Improving access to General Practice: Improving access to general practice through innovative working, Birmingham

Case study summary

Following the establishment of a GP federation that covers almost 60 member practices and approximately a third of the population of Birmingham, GPs looked at how to improve current services (such as location and timings). This led to an extensive programme, which included the founding six new access hubs, new IT systems and the development of virtual clinics – all designed to improve patients’ experience of general practice.

What was the challenge?

A core challenge faced by the federation was how to ensure all practices in the federation shared the same vision and plans for the improved access programme, which was made more complex by problematic existing ways of working.

What were the opportunities?

By increasing the availability of general practice appointments (including at evening and weekends) for to patients, the federation would be able to greatly improve the offer to patients in their area.

What did they do?

  • Established six hubs to provide additional face to face GP and nurse appointments during extended hours. A foundational aspect of the federation’s programme was the introduction of hubs under a ‘hub and spoke’ model to support patients to access the right care, at the right time, in the right place. The hubs were designed around patient needs, with core elements being that the hubs are no more than three miles away from the patient’s registered practice and are open outside core working hours (8-8 Monday to Friday and six hours a day on weekends). They were also centred in existing practices, which (coupled with an integrated IT system enabling access to the patient’s full clinical record, once explicit consent has been obtained) means they are able to act as an extension of the practices. This has led to excellent utilisation levels of 86% across all face to face hubs during the last quarter of 2017-18, which has continued to rise as Birmingham residents become more familiar with the system. SDS MyHealthcare, the local federation, is now working with practices and the CCG to agree sites for three additional hubs so that more patients can benefit from increased availability and flexibility of general practice appointments.
  • Introduced virtual GP and pharmacist consultations. To further enhance the offer in Birmingham, the federation developed the choice and capacity for telephone consultations. Open between 08:00 and 20:00 Mon-Fri and six hours each on Saturdays and Sundays, the service has been designed and run by clinicians. It was introduced following an extensive consultation scheme, which included a small pilot ahead of launch to ensure any issues could be overcome prior to full introduction. The virtual service was assessed by the CQC in April 2018 and received an overall rating as Outstanding with Responsiveness and Leadership being particularly strong.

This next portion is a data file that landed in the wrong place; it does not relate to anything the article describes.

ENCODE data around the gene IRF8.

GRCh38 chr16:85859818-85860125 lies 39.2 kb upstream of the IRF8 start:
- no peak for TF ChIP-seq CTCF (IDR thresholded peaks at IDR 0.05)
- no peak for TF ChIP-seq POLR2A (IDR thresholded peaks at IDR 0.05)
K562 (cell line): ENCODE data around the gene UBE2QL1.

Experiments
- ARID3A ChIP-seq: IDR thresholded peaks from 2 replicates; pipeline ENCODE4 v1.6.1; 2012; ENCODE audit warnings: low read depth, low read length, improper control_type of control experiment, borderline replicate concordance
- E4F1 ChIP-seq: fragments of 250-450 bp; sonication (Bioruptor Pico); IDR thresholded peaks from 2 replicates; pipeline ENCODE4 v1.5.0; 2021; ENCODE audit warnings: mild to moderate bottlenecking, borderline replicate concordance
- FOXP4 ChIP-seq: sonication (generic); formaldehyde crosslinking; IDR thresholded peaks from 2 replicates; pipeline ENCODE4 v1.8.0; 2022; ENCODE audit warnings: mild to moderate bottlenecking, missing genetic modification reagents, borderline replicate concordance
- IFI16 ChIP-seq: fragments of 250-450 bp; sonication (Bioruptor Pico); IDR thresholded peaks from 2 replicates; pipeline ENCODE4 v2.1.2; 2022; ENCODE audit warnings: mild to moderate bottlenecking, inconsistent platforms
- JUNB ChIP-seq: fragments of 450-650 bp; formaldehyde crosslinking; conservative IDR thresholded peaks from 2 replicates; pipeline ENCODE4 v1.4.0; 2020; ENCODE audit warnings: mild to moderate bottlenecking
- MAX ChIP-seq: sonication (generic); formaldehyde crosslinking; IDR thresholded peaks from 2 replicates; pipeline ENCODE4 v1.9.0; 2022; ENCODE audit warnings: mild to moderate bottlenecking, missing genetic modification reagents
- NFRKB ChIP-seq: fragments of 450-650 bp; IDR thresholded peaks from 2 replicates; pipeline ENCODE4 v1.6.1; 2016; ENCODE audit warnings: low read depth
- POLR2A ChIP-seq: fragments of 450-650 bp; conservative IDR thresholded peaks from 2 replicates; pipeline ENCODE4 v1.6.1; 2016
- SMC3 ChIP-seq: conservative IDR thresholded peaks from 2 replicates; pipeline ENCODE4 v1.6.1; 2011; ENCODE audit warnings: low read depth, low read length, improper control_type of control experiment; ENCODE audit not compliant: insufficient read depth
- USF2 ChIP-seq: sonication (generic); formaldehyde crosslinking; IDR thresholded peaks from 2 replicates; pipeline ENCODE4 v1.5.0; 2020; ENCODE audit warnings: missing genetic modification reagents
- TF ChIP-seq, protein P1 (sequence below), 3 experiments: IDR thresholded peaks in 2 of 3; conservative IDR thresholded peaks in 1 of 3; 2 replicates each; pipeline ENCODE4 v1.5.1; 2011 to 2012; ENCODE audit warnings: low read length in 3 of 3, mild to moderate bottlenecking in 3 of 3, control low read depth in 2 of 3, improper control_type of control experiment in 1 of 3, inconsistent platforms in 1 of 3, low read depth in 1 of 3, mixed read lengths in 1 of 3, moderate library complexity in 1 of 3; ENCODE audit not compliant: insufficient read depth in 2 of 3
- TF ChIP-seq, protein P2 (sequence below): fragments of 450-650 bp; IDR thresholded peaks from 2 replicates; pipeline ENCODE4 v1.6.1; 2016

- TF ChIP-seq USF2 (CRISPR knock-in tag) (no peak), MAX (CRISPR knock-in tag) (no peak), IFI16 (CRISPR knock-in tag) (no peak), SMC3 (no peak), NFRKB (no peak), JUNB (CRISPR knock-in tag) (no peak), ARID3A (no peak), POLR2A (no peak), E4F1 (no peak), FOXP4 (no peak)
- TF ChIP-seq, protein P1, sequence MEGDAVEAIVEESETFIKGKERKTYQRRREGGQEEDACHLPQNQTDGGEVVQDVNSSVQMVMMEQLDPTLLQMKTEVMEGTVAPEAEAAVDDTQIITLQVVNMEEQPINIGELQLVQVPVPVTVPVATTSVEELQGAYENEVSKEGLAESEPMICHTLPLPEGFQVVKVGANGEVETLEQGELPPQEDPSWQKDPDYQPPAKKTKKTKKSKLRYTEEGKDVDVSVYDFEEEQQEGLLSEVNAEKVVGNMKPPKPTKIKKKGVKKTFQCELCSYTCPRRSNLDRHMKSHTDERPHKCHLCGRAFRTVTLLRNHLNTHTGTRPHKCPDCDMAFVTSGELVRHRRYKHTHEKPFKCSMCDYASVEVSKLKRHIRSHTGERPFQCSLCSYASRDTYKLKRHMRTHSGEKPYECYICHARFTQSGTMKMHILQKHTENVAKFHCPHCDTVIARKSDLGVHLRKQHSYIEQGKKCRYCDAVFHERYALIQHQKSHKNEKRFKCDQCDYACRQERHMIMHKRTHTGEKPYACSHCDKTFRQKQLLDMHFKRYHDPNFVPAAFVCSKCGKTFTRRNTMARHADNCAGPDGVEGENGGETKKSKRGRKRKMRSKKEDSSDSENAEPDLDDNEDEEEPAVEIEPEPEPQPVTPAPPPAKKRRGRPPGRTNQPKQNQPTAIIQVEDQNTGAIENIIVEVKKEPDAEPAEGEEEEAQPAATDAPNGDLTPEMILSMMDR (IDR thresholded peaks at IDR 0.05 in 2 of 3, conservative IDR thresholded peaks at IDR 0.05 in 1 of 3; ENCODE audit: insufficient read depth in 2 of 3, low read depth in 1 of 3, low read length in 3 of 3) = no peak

• Extended virtual consultations into specialities. Following the success of the previous telephone consultation initiative, the federation used the methodology and underpinning technology to offer innovative care for specialities such as diabetes and frailty. Working with partner provider organisations including Birmingham Community Healthcare Foundation Trust, for patients with diabetes, the service uses the consultants and specialist nurses to deliver virtual reviews for practices on behalf of identified patients. The use of clinicians working in these virtual hubs has helped to embed closer working and greater trust within the service for both consultants and GPs. After a successful six-month trial period, it is now being rolled out further, with approximately 70% of consultations being virtual reviews; saving direct attendance and improving the convenience for patients.

Patients can book into all the above services either via their registered practice or by using the SDS MyHealthcare digital app.  The app enables them to book appointments at their own practice and in the extended access face to face and virtual hubs, order medications, view their medical records and access health management advice tailored to their medical conditions.

“The initial improving access to general practice initiative has given us the direction and foundation we need to work closely together across the region. We now look forward to continuing to collaborate on projects for the benefits of patients across the area.”  Mani Dhesi, Transformation Director – South Doc Services MyHealthcare Federation.

What are the key messages to take away?

For those looking to implement similar initiatives, there are two key learnings:

  • Engage with all stakeholders. It is vitally important to not assume what others may think or want for their healthcare service. To address this, the federation worked with partners, such as patient groups, local health trusts and clinicians, from across the system to develop their strategy. This work involved a series of workshops across six months, which were centred around building trust and gaining feedback on their strategy.
  • Build a shared purpose across providers. To successfully introduce new ways of working into general practice, the federation needed to unify their strategy because existing ways of working and formal contracts could prove challenging. A series of meetings, alongside the stakeholder engagement programme, allowed the federation to work collaboratively with the practices to develop their shared objectives to improve access for patients.